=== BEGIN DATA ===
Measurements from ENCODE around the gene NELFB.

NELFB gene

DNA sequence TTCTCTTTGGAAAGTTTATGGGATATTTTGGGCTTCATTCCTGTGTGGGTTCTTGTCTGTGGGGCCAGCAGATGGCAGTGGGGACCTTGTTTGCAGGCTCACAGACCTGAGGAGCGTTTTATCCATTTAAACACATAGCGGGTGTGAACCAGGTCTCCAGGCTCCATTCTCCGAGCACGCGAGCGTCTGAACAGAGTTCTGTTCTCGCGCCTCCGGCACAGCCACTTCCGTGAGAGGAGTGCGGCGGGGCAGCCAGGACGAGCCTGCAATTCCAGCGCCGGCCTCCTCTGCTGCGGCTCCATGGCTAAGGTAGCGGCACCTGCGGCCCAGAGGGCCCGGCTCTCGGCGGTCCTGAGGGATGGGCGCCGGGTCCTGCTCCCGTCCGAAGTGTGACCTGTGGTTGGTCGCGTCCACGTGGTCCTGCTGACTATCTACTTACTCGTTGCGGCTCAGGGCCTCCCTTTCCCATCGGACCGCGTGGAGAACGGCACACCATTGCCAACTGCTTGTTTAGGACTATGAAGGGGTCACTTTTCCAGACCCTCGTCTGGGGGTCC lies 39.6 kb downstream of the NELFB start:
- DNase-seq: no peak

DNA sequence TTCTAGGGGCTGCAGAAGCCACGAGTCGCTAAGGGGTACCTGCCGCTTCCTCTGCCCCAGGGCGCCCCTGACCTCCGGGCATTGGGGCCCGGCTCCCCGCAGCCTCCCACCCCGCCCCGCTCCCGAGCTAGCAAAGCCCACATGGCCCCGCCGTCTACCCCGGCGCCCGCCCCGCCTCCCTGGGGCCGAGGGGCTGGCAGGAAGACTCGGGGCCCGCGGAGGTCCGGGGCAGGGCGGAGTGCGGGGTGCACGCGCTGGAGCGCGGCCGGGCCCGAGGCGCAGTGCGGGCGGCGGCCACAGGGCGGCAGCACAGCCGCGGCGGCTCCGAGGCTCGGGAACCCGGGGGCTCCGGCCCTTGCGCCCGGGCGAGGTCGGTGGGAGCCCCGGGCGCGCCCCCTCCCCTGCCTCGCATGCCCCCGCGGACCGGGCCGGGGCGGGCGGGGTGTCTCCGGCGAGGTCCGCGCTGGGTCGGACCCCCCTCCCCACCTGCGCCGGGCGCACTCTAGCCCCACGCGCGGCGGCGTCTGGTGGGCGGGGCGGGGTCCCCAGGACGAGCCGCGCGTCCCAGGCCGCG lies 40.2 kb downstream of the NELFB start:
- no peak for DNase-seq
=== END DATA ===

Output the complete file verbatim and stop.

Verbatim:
Measurements from ENCODE around the gene NELFB.

NELFB gene

DNA sequence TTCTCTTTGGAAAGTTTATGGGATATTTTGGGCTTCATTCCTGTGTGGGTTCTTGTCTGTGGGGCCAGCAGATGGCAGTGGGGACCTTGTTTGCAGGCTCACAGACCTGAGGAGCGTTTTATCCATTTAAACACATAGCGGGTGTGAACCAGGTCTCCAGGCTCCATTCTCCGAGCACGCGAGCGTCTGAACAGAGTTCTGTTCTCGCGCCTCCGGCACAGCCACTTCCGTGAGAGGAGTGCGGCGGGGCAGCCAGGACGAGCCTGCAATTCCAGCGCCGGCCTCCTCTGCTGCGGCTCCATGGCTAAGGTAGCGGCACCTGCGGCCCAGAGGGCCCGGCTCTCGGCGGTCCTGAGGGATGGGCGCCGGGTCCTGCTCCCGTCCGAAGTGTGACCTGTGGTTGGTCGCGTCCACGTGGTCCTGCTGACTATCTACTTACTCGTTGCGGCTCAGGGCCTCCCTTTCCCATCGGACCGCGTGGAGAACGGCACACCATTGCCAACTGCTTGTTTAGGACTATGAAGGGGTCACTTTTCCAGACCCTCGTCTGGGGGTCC lies 39.6 kb downstream of the NELFB start:
- DNase-seq: no peak

DNA sequence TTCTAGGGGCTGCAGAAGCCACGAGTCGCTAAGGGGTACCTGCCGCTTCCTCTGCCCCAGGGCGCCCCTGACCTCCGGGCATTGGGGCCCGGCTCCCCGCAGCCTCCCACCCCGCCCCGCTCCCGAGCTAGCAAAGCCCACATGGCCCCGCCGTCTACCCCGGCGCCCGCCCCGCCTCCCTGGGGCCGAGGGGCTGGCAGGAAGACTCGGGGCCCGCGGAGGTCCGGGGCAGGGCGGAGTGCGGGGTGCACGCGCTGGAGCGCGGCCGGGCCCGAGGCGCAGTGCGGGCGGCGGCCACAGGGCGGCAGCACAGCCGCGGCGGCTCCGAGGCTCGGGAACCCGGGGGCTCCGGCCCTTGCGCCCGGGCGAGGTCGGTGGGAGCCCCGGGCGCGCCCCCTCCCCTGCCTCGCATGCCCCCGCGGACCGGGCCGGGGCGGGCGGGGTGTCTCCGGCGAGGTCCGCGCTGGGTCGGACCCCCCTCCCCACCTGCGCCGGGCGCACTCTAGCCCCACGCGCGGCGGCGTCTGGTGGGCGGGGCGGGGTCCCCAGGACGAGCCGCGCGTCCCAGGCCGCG lies 40.2 kb downstream of the NELFB start:
- no peak for DNase-seq